Pearl of the Adriatic, Dubrovnik traditionally attracts genteel older couples, cruise-boat crowds and high-spending visitors staying at five-star hotels.
So where’s the action?
Dubrovnik may be all pristine and marble on the outside but Croatia’s prime holiday destination knows a trick or two – you just need to know where. No, it’s not Hvar, and you won’t see Prince Harry letting his freak flag fly. Nor is it Split, its main Dalmatian rival for the tourist kuna, with so many bars you can barely find your way from one to the other.
But Dubrovnik is different. Away from the mainstream bustle, you can sea kayak at sunset, explore an abandoned hotel, find your own cave beach or choose from two haunted islands where no soul has slept in decades. After your day’s adventure, there are bars offering the latest Croatian craft beers or every local rakija grappa known to man, even bars where you can sink a beer, leap into the moonlit Adriatic and climb back up to order another one as you towel down.
Not of all this is scheduled or timetabled and sometimes you’ll have to rely on a local to row you over to an island or zip out on his little motorboat – but way down at Croatia’s southern tip, alongside the border with Montenegro, you’re deep in the heart of the Balkans where random adventure is commonplace.
Dubrovnik also still has its bohemian streak, a hangover from the 1960s when artists and musicians gathered here and stayed. Though some of the bars and galleries they later opened have fallen victim to the trends of high-spending tourism, you can always find that quirky venue, that haven for those who prefer an alternative.
Given its long-term catering to foreign visitors, however, Dubrovnik is not the kind of cash-only destination you may find in more remote parts of Dalmatia. Here your Mastercard will go far and will be accepted in a significant number of establishments.
For deserted islands and off-the-beaten-track beaches, however, you’ll have to bring your own sustenance – and your own entertainment.
Close to the centre of Dubrovnik yet only known to locals, even closer to the grandiose Grand Villa Argentina above it yet never visited by hotel guests, the hidden cave of Betina špilja is only accessible from the sea. A perfect shelter and picnic spot in one, Betina špilja comprises a large cave entrance and a carpet of fine white pebbles. This spacious empty beach washed by a crystal-clear Adriatic a few steps away. There are no sunloungers, no showers, no amenities whatsoever, just you, the beach and the sea. To reach it, head down to Dubrovnik’s Old Port, ask a local to boat you over, agree a fee and a pick-up time. Don’t forget about the pick-up time – if he doesn’t come, you may be here for a while.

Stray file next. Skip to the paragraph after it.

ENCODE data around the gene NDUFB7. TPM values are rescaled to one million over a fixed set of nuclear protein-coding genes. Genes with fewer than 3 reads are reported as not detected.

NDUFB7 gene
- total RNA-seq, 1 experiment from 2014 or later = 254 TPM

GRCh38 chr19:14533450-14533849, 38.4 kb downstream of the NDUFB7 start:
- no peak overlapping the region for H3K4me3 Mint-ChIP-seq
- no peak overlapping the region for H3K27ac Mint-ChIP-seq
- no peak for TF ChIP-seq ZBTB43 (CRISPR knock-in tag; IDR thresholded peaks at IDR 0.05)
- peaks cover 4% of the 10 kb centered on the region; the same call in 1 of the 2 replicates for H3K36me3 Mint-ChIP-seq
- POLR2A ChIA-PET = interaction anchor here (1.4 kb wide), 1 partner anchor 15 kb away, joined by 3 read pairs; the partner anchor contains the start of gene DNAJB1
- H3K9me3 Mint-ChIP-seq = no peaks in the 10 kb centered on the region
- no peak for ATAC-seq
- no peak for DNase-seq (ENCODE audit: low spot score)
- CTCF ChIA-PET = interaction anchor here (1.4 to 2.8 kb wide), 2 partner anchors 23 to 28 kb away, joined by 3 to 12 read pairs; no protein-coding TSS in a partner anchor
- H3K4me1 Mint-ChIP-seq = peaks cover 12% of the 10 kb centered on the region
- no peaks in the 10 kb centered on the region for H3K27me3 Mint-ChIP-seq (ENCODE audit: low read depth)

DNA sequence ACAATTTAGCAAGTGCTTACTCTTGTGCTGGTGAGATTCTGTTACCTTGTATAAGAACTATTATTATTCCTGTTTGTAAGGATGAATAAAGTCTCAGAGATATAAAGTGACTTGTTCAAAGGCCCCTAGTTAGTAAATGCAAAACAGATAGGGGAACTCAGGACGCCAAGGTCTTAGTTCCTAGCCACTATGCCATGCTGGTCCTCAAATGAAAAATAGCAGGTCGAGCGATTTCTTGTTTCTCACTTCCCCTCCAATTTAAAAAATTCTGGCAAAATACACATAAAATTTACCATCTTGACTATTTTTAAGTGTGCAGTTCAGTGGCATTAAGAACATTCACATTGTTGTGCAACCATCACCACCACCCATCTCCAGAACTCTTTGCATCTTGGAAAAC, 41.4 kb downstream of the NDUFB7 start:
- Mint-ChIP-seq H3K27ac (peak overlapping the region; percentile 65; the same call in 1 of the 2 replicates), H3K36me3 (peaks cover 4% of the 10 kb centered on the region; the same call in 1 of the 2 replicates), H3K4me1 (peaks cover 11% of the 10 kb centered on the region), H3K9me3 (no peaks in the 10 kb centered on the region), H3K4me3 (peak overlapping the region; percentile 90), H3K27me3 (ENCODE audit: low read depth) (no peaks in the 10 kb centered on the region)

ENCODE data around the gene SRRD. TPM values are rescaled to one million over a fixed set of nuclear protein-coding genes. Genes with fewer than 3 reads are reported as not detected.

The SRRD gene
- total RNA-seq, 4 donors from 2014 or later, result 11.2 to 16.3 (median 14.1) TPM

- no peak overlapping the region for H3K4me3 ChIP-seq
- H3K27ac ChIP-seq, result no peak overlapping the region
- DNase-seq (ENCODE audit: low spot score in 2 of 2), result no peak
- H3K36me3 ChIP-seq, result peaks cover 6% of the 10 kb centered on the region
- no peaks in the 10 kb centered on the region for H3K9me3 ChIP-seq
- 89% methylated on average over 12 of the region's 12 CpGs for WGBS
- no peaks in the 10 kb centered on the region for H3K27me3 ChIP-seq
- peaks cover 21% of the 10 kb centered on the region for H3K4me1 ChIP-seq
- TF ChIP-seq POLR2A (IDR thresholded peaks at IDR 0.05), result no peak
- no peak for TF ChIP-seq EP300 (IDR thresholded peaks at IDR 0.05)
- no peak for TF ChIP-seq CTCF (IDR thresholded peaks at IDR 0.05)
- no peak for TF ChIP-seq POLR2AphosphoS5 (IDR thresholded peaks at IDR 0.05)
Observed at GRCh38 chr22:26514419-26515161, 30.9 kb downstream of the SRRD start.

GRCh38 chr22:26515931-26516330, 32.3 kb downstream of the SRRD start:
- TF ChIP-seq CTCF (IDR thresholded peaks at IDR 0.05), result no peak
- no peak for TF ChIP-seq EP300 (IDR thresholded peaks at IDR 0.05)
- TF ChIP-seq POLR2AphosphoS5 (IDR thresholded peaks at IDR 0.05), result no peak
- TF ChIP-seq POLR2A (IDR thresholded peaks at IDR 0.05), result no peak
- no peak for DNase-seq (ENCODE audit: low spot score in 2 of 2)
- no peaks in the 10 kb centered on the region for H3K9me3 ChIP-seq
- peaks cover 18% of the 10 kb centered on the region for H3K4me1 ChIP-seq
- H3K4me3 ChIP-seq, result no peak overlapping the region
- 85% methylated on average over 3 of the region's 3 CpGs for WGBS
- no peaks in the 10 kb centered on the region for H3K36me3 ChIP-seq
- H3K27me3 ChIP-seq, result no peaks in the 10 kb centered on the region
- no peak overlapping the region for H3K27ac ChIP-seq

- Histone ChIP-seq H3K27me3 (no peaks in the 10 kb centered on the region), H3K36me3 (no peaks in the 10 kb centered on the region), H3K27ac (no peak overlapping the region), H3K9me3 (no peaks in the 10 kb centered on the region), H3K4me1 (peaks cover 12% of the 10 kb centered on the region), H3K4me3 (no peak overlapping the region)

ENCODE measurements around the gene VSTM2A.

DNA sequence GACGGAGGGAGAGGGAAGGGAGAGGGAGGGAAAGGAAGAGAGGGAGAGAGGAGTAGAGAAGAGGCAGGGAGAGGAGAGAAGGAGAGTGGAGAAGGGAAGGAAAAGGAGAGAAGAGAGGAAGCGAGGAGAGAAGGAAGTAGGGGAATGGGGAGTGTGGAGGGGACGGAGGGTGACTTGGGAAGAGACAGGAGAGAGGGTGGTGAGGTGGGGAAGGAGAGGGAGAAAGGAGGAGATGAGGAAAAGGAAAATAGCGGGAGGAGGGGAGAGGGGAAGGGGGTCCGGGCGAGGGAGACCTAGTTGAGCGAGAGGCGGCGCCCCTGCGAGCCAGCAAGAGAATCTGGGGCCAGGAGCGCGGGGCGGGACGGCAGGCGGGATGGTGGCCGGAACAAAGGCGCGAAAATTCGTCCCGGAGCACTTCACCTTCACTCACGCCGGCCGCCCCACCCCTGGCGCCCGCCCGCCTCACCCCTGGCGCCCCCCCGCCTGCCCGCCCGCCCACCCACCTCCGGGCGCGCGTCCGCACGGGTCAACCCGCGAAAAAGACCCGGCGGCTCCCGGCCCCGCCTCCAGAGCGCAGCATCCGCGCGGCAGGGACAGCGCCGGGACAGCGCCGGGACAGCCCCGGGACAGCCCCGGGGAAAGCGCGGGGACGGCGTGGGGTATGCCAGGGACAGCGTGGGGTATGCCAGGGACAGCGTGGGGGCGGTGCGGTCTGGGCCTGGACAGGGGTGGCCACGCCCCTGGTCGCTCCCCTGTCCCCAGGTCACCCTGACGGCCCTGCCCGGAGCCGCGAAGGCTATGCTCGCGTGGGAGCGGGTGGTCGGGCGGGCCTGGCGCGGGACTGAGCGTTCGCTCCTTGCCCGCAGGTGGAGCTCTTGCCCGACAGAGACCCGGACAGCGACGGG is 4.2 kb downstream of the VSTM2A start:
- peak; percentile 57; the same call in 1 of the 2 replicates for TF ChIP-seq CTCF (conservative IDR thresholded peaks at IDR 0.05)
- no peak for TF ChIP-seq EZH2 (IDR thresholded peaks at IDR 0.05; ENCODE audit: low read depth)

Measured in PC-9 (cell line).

The craft-beer craze has not been confined to the UK. Here in Dubrovnik, brews such as San Servolo from Istria, Zmajska from Zagreb and Vunetovo from Hvar can be found here and there – if you know where to look. Hidden in plain sight along Prijeko, traditionally the street in Dubrovnik most associated with tourist-trap restaurants, the Buzz Bar attracts discerning ale aficionados, also putting on live music at weekends. With seats outside and air-conditioning (hooray!) around a neat interior, it’s a convivial spot to sample a few glasses, maybe moving on to cocktails as the night takes hold. Payment by Mastercard should make things easier. Buzz Bar stays open until 2am, seven days a week.
Nobody goes to Dakša. There’s no boat schedule, no water taxis, no nothing. In fact, locals would rather not go there. And there’s a reason for that. Those lucky enough to be staying at the high-end Dubrovnik President Hotel may look out its panoramic windows and see a verdant idyll of surrounding Adriatic azure – but Dakša has long been left to decay. Once occupied by monks, Dakša was where Tito’s war-time Partisans, who swept through Dubrovnik in 1944, took the Fascist sympathisers they had rounded up. After their mass execution, no graves were found. For decades, this chilling site was off-limits to the general public. A discovery of remains in 2009 led to a reburial and memorial ceremony. Today, you can pay a local to take you over in his boat from Dubrovnik and have the whole island to yourselves. Arrange a time for him to pick you up – you wouldn’t want to overnight here.
Served by regular taxi boats from Dubrovnik’s Old Port, Lokrum is large and varied enough for you to find your own private beach and have it to yourselves for the day –naked, if you so feel. There are no hotels on Lokrum. People come for the day then head back to the mainland before sunset. The reason for the lack of lodging, they say, is that the island is haunted. It was here that Richard the Lionheart’s ship ran aground in the late 12th century. The Benedictine monks who looked after him would stay here for centuries until one specific night in the late 1700s. Warned that Napoleon’s troops were in the vicinity and would occupy the island next day, the monks placed a curse on their evictors. Sure enough, when sundry Habsburg royalty arrived decades later, bringing exotic tropical birds and establishing botanical gardens, strange circumstances would lead to their deaths. For those who come here today, Lokrum is an island idyll, strolled around by peacocks, with a lake, ruined fort and those hidden beaches to discover.